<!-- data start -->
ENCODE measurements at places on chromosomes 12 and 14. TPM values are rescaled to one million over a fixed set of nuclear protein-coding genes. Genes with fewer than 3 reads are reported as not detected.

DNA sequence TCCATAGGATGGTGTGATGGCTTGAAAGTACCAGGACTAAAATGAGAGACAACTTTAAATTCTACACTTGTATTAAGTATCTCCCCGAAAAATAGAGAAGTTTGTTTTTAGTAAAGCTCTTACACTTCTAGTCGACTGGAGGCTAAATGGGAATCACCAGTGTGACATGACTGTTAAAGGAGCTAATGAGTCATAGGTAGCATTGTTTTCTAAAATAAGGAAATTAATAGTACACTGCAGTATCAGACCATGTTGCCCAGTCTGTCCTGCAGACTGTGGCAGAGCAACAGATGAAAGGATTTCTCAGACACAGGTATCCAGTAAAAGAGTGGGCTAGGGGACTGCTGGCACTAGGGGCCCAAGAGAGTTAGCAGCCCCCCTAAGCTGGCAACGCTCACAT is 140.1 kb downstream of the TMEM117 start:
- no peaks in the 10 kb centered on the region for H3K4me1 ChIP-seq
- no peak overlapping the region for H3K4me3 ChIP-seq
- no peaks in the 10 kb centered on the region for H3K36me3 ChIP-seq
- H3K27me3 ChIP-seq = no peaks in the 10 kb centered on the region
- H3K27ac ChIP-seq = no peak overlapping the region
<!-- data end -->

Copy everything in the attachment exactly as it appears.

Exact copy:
ENCODE measurements at places on chromosomes 12 and 14. TPM values are rescaled to one million over a fixed set of nuclear protein-coding genes. Genes with fewer than 3 reads are reported as not detected.

DNA sequence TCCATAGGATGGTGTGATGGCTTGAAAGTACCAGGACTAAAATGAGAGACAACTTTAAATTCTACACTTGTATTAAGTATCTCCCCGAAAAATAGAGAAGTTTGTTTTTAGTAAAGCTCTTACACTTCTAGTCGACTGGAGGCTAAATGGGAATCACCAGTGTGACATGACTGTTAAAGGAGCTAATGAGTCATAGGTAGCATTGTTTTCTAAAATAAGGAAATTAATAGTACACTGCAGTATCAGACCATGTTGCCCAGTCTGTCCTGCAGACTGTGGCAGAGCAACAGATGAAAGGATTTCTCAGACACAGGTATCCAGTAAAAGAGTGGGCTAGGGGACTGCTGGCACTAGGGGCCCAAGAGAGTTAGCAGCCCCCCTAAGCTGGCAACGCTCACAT is 140.1 kb downstream of the TMEM117 start:
- no peaks in the 10 kb centered on the region for H3K4me1 ChIP-seq
- no peak overlapping the region for H3K4me3 ChIP-seq
- no peaks in the 10 kb centered on the region for H3K36me3 ChIP-seq
- H3K27me3 ChIP-seq = no peaks in the 10 kb centered on the region
- H3K27ac ChIP-seq = no peak overlapping the region